One of the best jokes I have seen in a best man’s speech came at the wedding of someone who our entire friendship group is convinced is a spy (with basically no justification). This was referenced at the start of the speech by the best man, who said that the secret service would be keeping an eye on proceedings. A few minutes later as he launched into a new anecdote, sniper-style red dots appeared on the best man’s forehead from a well-placed accomplice at the back of the room.

Maybe you had to be there, but this came back to me when I wanted to write a column on magazine conferences, to be published just a few weeks before magCulture’s very own symposium, The Modern Magazine.

But I have no intention of criticizing any event, and I admire and applaud anyone who puts one on. It’s exciting to see more magazine conferences than ever before taking place throughout the year and all over the world, from Facing Pages in Arnhem to The U Symposium in Singapore. Germany alone boasts two excellent offerings in IndieCon and QVED.

But as someone who has helped organize conferences, been lucky enough to speak at a few, and attended many others either as a journalist or a paying punter, I do believe it’s necessary to have an honest discussion about what these events are trying to achieve. At their best they can be inspiring, insightful, and entertaining days where you come away with renewed vigor for the magazine-making process. But at their worst, and I think it’s important to acknowledge that they can be dull, cliché-ridden, and even misleading.

Too often the most interesting things I hear at conferences happen away from the stage, in conversations over beers that are much more nuanced than the narratives people prefer to program, present, and listen to.

The apogee of this is the “Work with good people” slide. Presented as practical advice in any number of talks, this is as pointless as it is patronizing. Of course magazine-making is a collective effort and it’s always interesting to hear how different talented people help shape the final outcome, but “work with good people” is a banality that means little and adds nothing. Work with good people you say? Well, this is a turn-up for the books. I may have to rethink my previous policy of working with cheats, liars, and idiots.

The best talks I’ve seen from magazine-makers over the past few years have been genuinely electrifying—Matt Willey and Veronica Ditting at Offset, Chris Ying and Penny Martin at The U Symposium, Justine Picardie and Richard Turley at MagCulture’s first Modern Magazine. So with this in mind, here are some thoughts for how we can all try to make these events better:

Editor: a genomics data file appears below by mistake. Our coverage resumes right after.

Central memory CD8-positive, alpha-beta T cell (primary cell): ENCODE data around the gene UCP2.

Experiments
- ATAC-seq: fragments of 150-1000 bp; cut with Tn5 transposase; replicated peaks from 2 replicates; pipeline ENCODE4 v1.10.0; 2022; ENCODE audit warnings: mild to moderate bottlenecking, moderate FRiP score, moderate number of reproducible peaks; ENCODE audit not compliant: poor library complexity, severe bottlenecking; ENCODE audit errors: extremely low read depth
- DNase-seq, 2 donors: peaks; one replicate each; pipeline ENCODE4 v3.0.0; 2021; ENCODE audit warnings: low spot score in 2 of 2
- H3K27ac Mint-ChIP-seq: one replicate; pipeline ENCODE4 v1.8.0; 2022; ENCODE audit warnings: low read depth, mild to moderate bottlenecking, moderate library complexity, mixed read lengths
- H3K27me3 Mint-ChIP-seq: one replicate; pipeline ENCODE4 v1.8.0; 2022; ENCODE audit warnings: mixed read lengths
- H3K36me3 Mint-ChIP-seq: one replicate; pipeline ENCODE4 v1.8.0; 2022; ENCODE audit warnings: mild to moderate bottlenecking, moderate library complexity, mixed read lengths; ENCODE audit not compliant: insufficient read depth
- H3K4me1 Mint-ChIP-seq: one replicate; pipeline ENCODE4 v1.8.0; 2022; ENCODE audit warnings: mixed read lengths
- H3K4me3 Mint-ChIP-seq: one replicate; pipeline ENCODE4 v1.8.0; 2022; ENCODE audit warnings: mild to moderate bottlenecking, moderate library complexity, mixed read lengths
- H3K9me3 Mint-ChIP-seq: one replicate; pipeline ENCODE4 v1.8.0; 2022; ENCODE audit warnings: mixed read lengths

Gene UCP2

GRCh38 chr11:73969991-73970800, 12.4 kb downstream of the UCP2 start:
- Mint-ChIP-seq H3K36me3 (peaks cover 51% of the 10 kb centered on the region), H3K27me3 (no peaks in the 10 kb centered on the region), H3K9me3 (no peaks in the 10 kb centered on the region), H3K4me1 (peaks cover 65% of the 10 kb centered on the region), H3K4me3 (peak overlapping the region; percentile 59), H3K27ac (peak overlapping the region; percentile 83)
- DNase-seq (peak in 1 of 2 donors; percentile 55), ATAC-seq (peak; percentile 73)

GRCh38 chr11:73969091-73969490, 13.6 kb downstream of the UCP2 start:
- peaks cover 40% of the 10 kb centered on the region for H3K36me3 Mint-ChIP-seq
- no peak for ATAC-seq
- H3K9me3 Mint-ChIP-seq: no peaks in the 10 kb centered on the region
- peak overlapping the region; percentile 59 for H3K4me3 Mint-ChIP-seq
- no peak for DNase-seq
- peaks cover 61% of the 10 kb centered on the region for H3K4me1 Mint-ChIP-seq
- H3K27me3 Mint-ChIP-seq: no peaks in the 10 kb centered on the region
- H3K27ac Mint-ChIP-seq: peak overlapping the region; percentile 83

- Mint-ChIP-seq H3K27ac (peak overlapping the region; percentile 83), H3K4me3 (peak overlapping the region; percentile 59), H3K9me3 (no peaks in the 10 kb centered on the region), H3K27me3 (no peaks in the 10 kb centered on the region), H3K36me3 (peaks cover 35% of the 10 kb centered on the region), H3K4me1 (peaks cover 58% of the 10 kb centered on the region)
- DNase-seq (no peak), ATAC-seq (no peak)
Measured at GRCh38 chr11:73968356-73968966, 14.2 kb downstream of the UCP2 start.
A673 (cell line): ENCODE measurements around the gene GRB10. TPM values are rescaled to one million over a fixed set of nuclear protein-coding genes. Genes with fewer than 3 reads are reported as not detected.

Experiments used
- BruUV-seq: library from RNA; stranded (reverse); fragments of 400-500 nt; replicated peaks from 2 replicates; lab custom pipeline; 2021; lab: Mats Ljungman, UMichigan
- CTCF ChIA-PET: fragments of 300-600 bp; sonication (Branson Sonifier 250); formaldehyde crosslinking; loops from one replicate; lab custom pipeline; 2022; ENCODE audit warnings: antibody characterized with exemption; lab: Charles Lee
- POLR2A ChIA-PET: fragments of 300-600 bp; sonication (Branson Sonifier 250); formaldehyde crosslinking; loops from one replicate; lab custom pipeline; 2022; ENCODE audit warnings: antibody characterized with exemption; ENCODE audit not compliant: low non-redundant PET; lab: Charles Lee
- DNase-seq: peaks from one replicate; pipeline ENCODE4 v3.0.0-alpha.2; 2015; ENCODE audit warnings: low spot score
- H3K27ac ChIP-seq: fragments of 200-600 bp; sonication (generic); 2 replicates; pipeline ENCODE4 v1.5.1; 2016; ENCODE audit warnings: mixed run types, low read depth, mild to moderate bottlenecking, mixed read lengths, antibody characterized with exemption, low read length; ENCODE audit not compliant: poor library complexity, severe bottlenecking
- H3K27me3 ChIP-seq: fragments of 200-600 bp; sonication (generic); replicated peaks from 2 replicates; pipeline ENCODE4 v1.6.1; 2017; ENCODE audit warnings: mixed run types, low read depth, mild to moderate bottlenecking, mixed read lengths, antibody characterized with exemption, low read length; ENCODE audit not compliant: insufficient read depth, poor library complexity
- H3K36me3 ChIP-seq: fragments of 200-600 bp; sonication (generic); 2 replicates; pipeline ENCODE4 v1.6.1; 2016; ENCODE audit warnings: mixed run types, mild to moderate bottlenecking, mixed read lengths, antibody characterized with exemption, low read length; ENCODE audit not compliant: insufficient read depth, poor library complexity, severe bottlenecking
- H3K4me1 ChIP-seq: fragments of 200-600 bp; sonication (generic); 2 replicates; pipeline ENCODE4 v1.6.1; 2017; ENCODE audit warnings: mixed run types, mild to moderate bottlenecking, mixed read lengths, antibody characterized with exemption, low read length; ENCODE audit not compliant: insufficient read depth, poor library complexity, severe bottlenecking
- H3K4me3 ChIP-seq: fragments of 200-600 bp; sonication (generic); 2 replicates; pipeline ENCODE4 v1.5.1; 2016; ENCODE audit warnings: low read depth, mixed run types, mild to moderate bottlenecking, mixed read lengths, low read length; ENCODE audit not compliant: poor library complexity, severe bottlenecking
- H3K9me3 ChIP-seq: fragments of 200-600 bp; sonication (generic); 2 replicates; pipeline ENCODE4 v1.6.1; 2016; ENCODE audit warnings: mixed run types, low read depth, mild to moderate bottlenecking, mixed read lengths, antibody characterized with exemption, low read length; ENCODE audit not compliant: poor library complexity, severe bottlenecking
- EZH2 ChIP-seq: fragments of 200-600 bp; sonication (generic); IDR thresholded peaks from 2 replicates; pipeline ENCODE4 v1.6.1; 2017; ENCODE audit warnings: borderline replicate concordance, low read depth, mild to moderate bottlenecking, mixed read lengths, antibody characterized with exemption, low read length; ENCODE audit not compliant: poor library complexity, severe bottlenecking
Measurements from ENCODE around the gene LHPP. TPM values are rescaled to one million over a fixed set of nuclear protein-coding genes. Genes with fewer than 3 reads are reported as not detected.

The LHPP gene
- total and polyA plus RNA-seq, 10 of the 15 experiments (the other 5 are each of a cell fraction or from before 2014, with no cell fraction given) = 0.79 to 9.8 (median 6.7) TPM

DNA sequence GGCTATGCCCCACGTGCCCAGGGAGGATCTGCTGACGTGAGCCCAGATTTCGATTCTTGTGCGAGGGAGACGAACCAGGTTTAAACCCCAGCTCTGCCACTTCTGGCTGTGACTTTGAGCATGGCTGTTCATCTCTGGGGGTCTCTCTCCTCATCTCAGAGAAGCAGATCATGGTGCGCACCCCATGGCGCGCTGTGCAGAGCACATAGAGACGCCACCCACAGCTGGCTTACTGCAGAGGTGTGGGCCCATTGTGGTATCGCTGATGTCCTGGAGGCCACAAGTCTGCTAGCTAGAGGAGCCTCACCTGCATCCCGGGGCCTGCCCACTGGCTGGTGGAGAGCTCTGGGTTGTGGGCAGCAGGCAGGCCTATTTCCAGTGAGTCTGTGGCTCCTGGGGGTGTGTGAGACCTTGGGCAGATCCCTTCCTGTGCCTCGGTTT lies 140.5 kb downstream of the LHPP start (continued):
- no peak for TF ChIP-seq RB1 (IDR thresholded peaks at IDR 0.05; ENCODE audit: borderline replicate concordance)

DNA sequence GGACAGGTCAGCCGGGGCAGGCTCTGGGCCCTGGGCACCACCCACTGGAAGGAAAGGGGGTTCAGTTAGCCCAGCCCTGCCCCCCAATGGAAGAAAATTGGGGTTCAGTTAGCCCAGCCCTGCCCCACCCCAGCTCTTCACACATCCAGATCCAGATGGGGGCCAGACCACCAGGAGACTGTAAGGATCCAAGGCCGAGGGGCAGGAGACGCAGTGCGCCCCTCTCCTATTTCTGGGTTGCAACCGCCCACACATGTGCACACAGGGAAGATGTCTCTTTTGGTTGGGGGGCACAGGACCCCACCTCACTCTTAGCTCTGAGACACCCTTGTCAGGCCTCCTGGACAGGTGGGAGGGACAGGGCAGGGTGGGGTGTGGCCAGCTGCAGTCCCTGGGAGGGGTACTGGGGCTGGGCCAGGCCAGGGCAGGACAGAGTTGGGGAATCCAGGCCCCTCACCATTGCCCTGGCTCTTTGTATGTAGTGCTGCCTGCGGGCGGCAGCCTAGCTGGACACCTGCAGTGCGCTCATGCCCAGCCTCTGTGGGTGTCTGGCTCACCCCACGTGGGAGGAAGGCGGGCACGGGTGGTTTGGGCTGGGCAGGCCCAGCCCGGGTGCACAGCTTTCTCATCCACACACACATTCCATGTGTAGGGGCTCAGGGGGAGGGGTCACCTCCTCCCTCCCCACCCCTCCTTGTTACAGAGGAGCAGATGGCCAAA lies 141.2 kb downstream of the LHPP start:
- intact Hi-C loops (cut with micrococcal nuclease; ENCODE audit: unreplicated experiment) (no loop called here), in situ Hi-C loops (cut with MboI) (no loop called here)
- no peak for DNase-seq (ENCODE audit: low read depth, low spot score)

1. Organizers
There are certain people who give talks at lots of different events, either because they’re blisteringly good speakers or because their publication is particularly impressive (often a combination of both). These people are a great draw and more often that not live up to their billing. But it’s vital that people get to see new people and hear new voices too; whether that’s young magazine-makers with interesting stories to tell or those based elsewhere who don’t often give talks outside their home countries. Also, it’s vital to brief speakers properly and try and make sure that we’re not going to hear what are essentially five variations on the same talk throughout the day.

Oh, and whatever you do, don’t program panel discussions to consider whether print is dead.

2. Speakers
Don’t trot out the same talk you’ve given before word for word; audiences can tell. Don’t glamorize what you do at the expense of any sense of reality—making a magazine is really fucking hard work and some of the most interesting talks I have seen tackle this head-on. Don’t play really long videos that we can find online. Showing us great-looking stuff so we can bask in your brilliance isn’t really enough. We know you’re brilliant, that’s why we’re hanging on your every word. Tell us something we don’t know.

3. Audience
Don’t ask questions that are essentially rambling, point-scoring exercises and/or self promotional statements. Challenge things you don’t agree with. And most importantly give the organizers feedback. Most events have some sort of feedback form they send out to delegates after the event, and I can’t tell you how useful it is to get considered and constructive thoughts from ticket-buyers, whether that’s positive or negative.

The very best thing about working in magazines is the camaraderie, swapping sales of triumph and disaster with each other, and treating these two imposters very much the same—laughing at them and learning from them. Sometimes I feel this honesty, this supportive experience, and this shared sense of struggle gets a little bit lost once magazine-makers get up on stage.

This article was originally published on